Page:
And this might not be the best spot to ask this, but do you think it's unfair of me to ask my wife to downsize our current home and expenses so I can cut back on hours at work and pick up more classes right away? After all, I did support her financially for most of the past ten years.

    Thanks for your time. I know this is pretty long-winded and a bit personal, but I respect the opinions of many of you on this board.
     
    Last edited: Feb 16, 2009
  2. jcsd
  3. Feb 16, 2009 #2
    How much cash have you got saved up right now ? The reason I ask is maybe you should save up a bunch of money and quit your job while you bust your *** in school. You probably don't need to save up since your wife will probably help you out, but it would reduce the burden on her.
     
    Last edited: Feb 16, 2009
  4. Feb 16, 2009 #3
    Well, in my mind, if it takes you to change your path to be happy, then you've got to change your path, no matter how old you are. I've definitely known some older guys (late twenties to mid thirties) in my aerospace engineering courses and they were pretty much the same as everybody else. At first it seemed a little weird they were a lot older, but after having 3-4 classes with those guys, they were just as cool (and capable) as anybody else. Go for it!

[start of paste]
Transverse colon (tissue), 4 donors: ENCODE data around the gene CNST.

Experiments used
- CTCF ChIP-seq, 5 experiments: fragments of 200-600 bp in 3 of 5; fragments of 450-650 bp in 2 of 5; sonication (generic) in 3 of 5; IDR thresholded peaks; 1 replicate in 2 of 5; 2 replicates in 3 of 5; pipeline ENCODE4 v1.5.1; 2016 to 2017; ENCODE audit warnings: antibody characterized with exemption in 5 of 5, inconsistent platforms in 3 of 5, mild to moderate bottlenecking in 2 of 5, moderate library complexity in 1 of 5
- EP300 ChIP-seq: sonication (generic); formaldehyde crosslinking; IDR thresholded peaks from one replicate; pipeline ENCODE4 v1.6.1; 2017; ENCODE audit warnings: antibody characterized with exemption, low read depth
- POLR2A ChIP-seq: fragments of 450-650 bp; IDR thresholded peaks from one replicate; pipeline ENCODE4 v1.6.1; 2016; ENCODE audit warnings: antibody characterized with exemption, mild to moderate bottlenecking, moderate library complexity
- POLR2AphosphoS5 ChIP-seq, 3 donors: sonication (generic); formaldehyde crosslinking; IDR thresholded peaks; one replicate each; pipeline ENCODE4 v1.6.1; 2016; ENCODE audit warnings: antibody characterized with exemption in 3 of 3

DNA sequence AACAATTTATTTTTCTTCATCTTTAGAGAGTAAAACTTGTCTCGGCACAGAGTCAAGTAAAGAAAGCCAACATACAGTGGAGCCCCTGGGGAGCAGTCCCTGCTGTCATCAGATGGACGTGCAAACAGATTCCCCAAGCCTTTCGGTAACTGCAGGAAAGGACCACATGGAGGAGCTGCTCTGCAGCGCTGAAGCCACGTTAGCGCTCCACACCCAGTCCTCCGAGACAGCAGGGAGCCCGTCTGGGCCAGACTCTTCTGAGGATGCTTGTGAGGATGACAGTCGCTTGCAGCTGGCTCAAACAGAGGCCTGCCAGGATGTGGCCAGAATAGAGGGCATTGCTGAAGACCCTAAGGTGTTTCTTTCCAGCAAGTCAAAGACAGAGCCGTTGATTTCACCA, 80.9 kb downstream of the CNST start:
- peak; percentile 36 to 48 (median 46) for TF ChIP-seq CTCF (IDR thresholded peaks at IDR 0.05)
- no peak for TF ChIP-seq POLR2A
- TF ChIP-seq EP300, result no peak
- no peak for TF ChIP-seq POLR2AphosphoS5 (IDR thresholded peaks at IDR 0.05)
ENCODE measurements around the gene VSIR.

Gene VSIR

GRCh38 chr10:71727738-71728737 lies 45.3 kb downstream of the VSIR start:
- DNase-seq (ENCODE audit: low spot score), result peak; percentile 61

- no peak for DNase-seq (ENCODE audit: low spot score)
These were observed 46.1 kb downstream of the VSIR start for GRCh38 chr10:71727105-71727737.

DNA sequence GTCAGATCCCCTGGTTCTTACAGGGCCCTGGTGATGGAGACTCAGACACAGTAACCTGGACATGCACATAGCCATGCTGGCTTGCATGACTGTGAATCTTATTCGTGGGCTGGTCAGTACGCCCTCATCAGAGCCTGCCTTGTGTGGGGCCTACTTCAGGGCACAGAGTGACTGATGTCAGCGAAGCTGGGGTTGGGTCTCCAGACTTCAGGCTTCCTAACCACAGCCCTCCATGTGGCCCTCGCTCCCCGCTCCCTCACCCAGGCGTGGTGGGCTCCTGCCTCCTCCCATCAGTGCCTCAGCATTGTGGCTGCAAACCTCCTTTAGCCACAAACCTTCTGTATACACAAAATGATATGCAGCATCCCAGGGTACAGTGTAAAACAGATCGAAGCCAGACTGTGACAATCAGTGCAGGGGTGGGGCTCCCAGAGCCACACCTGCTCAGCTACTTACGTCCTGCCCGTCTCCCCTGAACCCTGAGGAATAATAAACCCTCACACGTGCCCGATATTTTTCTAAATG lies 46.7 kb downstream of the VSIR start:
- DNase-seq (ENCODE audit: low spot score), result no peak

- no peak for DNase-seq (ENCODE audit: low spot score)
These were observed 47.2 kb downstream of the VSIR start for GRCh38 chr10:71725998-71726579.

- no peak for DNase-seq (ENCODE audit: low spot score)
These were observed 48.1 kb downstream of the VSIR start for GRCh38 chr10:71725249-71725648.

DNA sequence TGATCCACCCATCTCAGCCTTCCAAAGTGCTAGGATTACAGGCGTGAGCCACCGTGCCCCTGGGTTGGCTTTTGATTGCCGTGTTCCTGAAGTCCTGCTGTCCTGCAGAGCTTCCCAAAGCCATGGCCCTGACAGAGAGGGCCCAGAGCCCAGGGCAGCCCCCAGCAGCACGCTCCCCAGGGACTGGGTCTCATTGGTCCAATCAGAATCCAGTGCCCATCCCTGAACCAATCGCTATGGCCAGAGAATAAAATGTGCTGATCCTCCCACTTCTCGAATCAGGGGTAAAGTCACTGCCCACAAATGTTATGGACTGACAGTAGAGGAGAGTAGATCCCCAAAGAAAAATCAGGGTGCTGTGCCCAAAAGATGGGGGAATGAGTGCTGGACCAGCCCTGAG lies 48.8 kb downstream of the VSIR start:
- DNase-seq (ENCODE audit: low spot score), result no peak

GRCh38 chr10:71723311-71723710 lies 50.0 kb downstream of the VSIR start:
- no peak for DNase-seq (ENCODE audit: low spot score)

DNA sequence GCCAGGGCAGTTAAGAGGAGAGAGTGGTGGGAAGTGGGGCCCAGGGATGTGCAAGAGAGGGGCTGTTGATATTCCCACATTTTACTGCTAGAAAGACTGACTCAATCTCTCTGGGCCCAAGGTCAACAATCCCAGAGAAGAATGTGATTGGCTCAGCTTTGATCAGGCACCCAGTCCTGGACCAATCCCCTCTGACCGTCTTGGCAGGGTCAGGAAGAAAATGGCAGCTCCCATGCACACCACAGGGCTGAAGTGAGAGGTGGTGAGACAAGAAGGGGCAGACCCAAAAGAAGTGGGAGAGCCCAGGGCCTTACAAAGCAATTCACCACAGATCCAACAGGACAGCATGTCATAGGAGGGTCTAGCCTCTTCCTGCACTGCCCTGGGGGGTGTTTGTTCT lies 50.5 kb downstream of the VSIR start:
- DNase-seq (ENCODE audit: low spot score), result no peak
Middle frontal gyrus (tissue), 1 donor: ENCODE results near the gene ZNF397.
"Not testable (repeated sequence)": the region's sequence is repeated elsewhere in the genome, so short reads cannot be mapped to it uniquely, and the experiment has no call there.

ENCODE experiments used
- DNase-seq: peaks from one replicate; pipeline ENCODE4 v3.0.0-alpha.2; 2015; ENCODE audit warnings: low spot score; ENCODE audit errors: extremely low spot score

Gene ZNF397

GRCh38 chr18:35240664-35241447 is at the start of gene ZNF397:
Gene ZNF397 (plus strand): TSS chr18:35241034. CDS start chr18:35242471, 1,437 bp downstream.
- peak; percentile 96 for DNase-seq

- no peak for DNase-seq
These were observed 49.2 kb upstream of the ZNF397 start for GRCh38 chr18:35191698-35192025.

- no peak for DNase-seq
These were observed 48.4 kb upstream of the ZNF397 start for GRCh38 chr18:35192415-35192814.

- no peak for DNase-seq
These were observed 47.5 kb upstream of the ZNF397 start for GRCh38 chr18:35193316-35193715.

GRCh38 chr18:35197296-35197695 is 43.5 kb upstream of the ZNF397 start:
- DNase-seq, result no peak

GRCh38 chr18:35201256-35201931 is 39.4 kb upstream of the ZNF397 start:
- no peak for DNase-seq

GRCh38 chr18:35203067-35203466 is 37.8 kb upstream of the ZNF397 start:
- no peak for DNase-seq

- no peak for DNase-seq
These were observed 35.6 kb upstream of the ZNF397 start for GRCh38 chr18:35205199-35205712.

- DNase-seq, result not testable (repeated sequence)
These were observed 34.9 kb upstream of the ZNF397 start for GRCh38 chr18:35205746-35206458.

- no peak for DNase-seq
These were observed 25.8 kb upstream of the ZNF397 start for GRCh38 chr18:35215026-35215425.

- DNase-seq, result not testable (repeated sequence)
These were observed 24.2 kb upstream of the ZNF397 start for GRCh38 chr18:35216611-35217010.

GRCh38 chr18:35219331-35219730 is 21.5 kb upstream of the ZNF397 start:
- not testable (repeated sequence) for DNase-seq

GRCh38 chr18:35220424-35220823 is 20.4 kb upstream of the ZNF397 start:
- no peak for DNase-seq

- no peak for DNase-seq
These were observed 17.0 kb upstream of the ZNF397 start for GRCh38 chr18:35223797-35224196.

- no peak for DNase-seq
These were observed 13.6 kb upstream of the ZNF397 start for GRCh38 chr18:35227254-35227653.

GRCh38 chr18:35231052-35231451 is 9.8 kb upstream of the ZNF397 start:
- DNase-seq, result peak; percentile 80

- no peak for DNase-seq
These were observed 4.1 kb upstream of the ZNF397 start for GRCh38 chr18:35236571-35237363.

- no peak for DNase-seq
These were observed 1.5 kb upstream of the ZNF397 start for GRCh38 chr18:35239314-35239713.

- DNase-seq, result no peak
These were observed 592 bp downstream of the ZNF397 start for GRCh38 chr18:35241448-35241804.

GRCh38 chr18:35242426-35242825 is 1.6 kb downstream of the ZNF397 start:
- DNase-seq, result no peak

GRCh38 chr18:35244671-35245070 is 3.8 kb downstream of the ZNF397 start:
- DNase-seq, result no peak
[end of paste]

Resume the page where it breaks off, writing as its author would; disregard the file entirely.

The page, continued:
5. Feb 16, 2009 #4

    djeitnstine

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    I don't believe you are too old...I see a few 40+ year olds floating around my campus. Also my dad is going to go to university after he is retired (he is an accomplished business man btw) Also did you know bill gates went back and got his degree a few years ago?
     
  6. Feb 16, 2009 #5

    Noo